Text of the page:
Food Preservation for Beginners
The turbulent nature of our times has made our culture much more aware of the importance of emergency preparedness and particularly in regards to food storage. There are now plenty of places to turn to in order to get help in acquiring a good store of emergency food. Although the competitive nature of the industry has driven prices down and made food storage more affordable than ever before it still requires an investment (both financially and in terms of effort) so it is important to learn how best to preserve the food you are purchasing. There are plenty of ways to stretch the shelf life of food storage items and doing so will help you save a lot of money while still maintaining the peace of mind that comes with a full supply of food storage. The two basic areas that should be considered are processing methods and storage.
Picture Credit- Bormioli Rocco Fido Jars
The way that a food is processed has great impact on the length of its shelf life. (Read More....)
Author and food blogger Marisa McClellanwas initially drawn to canning and preserving because it produces something that endures – there’s a finished product that you can enjoy over time. Her mom taught her the basics but it wasn’t until she started shopping at farmers’ markets that she realized she could buy produce in season and make it last throughout the year. Her book Food in Jars: Preserving in Small Batches Year-Round offers year-round canning tips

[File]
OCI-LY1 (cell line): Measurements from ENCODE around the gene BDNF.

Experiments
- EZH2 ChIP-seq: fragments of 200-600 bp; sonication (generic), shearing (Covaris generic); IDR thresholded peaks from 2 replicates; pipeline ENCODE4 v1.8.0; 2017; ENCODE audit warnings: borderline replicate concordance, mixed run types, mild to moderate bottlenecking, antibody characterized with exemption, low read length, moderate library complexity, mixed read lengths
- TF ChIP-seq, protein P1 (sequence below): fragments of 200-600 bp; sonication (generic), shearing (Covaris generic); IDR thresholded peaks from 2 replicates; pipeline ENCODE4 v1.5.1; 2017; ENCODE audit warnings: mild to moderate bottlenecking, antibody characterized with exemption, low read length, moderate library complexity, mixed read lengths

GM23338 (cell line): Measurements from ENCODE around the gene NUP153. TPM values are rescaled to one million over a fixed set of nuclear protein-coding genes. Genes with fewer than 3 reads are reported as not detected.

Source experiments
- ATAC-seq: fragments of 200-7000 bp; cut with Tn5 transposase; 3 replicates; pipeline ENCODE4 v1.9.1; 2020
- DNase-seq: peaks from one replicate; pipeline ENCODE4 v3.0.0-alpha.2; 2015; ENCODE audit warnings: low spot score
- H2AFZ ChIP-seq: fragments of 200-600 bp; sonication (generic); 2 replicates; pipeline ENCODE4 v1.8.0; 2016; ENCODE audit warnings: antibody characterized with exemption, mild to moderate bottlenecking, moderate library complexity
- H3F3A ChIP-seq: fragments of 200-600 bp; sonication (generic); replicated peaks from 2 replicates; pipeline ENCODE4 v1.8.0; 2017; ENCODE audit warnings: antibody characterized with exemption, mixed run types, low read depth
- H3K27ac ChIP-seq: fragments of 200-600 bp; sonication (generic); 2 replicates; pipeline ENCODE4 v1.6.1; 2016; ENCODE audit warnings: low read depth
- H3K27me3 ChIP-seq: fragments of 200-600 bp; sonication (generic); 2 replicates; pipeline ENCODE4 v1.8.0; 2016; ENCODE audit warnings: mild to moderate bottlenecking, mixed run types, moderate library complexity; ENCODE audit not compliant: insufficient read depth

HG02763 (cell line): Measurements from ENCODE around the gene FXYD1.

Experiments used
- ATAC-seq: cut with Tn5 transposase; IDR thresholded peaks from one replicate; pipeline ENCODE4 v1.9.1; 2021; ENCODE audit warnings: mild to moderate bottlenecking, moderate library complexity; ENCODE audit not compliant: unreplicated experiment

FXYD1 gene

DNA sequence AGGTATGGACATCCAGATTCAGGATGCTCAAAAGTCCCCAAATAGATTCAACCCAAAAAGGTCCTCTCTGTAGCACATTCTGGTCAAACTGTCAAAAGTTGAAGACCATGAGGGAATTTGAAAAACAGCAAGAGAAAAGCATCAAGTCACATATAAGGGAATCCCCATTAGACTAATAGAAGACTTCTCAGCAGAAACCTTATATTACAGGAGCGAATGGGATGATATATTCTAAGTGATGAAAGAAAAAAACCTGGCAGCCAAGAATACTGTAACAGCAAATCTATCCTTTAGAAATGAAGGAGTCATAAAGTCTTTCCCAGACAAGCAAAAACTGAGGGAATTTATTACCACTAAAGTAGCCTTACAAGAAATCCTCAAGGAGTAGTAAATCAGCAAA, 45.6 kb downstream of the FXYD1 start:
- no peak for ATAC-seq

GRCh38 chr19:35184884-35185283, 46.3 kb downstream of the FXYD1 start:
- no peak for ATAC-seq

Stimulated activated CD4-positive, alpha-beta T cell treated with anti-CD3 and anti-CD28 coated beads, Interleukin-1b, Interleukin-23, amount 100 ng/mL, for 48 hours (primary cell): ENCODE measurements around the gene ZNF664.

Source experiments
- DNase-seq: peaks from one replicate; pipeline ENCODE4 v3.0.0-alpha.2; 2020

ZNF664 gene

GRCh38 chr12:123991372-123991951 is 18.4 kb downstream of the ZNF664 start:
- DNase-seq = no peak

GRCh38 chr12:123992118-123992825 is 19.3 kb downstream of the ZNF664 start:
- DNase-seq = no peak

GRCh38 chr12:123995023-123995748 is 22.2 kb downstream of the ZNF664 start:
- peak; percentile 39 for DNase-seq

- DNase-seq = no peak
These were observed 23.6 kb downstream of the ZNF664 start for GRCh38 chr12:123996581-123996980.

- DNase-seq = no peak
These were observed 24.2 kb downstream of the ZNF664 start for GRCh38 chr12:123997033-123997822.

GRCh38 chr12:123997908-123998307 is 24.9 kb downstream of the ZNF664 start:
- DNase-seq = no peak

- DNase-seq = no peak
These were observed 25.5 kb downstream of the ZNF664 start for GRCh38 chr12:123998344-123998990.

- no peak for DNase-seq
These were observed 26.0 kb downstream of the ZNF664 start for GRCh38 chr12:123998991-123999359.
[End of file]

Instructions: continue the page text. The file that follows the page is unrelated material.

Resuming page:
Popular food blogger Marisa McClellan takes you through all manner of food in jars, storing away the tastes of all seasons for later. Basics like jams and jellies are accompanied by pickles, chutneys, conserves, whole fruit, tomato sauces, salsas, marmalades, nut butters, seasonings, and more. Small batches make them easy projects for a canning novice to tackle, and the flavors of vanilla bean, sage, and pe (Read More....)
We all hate to throw away food, even when it goes bad. Expiration dates and frost bite, mold and rot all claim tons of food every year. However there are ways to make your fresh food last longer. Here are some helpful tips:
1. Store it right – Sunlight and oxygen are your enemies. Try to store dry goods like flour in cool, dry and dark places. Do not wash vegetables before placing them in the refrigerator.
2. Vinegar trick - Wash fresh fruits in a mixture of ten parts water to one part white vinegar to keep rot off longer.
3. Baking soda trick – Keep baking soda in your refrigerator not for smells but to trap gasses that cause rot.
4. Bay leaf trick – Slip a bay leaf in your flour or pasta to ward off bugs.
5. Rice trick – Add rice to your salt and sugar to prevent clumping due to moisture.
6. Butter trick – Put a thin layer of butter on the cut side of cheese so it stays mold free.
7. Bad apples – One bad apple really does spoil the bunch. Throw away any rotten fruit before it is too late. Keep ripe and unripe fruit separated to prevent rotting.
8. Wrap it up – Rewrap products to keep them fresh. Cheese and lettuce should be wrapped in fresh plastic wrap when brought home. If freezing, make sure all the air is removed and the food is wrapp (Read More....)